Author Archives: joel

About joel

Retired Higher Ed administrator, flyfisherman and geek

New Year’s in Tucson

We are big fans of Rick Braun, smooth jazz trumpeter, and every year he does a New Year’s Eve show at the JW Marriott Starr Pass in Tucson. Well COVID be damned, we booked the trip back in the early summer of 2020. We’ve done trips with Rick before, including two European river cruises. Now realize that this was in the lull after the Delta variant, and we’d just gotten back from a trip to Glacier NP at the bottom of the COVID trough. So we signed up for NYE and booked flights. Well, we were feeling pretty good about this until Omicron came along in the late fall. The show itself was vaccine-required, but we had some trepidation when we set off, even tho Pima County AZ had implemented an indoor mask mandate.

Well, we are now 3 full days past our return flight, and are feeling like we made it safely, no symptoms of Omicron. We are well past the NYE concert/dinner/party, which was our biggest concern.

Travel still feels a bit odd, but we flew 1st class which gave us more room. We had a long layover going out and stayed in the Delta Sky Club in ATL. The party was at the JW Marriott Starr Pass, and after that we had an AirBNB on the northeast side of Tucson.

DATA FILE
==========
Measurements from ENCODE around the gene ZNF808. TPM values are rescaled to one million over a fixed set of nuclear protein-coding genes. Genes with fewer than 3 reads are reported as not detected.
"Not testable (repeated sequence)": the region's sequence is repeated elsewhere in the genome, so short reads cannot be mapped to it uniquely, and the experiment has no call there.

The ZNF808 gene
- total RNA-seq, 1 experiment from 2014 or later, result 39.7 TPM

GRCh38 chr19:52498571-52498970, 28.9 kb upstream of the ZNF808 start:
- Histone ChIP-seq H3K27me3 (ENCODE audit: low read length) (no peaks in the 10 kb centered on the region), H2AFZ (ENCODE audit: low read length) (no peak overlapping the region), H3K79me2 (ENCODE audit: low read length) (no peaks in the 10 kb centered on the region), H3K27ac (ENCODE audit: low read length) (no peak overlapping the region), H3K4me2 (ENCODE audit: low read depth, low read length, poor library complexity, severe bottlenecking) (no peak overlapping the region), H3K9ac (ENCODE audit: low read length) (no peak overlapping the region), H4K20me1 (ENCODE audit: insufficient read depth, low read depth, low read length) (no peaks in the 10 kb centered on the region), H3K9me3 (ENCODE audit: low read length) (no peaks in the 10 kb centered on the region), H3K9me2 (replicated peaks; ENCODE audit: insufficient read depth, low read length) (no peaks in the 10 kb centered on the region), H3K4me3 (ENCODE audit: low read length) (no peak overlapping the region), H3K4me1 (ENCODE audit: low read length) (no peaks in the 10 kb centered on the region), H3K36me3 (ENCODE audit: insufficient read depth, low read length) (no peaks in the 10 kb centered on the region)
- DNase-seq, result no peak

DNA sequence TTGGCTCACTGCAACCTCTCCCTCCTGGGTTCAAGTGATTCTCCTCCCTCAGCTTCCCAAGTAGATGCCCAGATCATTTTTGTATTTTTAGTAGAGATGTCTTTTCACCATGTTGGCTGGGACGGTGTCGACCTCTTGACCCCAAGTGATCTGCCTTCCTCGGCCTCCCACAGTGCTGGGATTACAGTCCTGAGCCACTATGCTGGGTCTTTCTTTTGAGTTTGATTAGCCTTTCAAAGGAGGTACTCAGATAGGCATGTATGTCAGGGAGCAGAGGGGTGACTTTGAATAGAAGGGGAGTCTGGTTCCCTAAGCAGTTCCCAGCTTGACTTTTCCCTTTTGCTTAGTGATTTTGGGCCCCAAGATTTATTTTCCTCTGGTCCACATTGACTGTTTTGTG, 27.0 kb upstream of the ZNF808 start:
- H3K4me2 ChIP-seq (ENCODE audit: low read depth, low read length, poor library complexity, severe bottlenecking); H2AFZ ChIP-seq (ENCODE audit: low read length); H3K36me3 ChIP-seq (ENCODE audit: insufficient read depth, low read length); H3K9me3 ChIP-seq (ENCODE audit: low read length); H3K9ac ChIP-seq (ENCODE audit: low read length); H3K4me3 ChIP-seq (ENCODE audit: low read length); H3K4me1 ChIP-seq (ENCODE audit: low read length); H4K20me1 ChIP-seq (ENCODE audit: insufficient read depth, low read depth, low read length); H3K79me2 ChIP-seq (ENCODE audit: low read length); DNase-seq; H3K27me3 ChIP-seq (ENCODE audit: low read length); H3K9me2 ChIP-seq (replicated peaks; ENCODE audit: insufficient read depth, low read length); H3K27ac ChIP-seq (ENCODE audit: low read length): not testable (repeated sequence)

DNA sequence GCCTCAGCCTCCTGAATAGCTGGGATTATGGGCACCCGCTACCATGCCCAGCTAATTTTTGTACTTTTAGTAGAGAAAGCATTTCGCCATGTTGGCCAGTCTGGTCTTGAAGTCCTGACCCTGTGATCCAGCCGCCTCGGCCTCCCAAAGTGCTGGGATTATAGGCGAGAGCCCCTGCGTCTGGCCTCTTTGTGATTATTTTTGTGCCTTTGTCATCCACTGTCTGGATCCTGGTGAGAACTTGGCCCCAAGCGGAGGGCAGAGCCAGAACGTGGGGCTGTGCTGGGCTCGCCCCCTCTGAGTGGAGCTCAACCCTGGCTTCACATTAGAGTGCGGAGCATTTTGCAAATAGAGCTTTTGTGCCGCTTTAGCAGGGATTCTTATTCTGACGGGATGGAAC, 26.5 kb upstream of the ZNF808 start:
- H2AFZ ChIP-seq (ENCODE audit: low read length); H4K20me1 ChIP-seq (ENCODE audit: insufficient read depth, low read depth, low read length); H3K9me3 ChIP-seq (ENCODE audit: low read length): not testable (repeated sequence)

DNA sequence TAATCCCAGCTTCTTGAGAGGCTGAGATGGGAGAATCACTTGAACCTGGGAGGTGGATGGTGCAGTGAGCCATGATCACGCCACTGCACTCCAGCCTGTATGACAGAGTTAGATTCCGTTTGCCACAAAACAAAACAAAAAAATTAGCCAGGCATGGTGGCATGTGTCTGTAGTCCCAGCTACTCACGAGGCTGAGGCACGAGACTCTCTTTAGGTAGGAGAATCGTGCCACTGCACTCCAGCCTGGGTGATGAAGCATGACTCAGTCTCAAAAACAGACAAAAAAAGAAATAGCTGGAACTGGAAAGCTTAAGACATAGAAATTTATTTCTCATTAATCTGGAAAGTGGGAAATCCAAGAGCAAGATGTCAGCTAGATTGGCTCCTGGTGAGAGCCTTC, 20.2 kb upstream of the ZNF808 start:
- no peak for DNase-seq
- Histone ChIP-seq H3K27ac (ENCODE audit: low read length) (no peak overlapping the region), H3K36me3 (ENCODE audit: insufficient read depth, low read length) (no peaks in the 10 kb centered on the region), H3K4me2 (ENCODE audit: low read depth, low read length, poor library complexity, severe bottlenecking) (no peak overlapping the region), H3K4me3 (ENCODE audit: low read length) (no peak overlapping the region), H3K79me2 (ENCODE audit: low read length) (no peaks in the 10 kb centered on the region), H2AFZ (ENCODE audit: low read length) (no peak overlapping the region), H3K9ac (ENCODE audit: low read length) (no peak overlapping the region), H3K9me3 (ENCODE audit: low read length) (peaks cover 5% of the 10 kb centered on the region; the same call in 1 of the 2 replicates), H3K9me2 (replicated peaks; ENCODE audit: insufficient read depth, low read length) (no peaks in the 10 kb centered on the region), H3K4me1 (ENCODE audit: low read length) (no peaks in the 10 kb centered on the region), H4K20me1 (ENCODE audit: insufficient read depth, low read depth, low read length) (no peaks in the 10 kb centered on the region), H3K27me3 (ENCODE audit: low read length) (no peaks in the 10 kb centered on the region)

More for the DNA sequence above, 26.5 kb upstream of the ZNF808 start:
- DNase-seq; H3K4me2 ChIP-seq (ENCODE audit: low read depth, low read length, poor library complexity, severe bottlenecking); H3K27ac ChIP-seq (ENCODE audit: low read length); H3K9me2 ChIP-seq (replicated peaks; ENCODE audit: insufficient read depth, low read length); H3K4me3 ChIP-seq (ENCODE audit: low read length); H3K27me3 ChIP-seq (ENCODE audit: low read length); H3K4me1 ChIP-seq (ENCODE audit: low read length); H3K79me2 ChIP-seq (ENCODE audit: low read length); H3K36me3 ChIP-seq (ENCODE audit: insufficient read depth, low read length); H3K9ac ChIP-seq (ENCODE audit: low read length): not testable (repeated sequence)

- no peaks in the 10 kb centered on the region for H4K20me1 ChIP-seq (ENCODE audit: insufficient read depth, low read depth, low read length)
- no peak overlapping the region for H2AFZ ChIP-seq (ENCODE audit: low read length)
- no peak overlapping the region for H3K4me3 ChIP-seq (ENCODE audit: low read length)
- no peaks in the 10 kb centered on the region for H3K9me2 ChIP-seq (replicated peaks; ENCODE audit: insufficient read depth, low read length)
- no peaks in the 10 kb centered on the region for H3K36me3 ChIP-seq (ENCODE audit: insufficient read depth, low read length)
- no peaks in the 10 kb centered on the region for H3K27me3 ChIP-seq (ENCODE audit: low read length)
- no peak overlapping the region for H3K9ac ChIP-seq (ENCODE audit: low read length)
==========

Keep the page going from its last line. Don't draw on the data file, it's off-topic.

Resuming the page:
Here’s a shot from the back door of the AirBNB

We hiked in the west and east sections of the Saguaro National Park

We drove up into the mountains to enjoy the snow that fell on NYE

We did some hikes almost out the back door of the AirBNB

We visited the wine country of Southern Arizona (who knew that there were great wines between Tucson and the Mexican border!?)

All in all, a great trip to the Southwest and fun to travel again. Cross our fingers we escaped Omicron! Vaccines and boosters and masking! Here’s to more travel in the future!

A two year retrospective on solar energy

We are seven days from the end of 2021 with a stretch of sunny weather ahead, and I’m struck by the overall similarity of my power usage and solar production in 2020 and 2021.

First, let’s take a look at the results here with summary graphs from each year.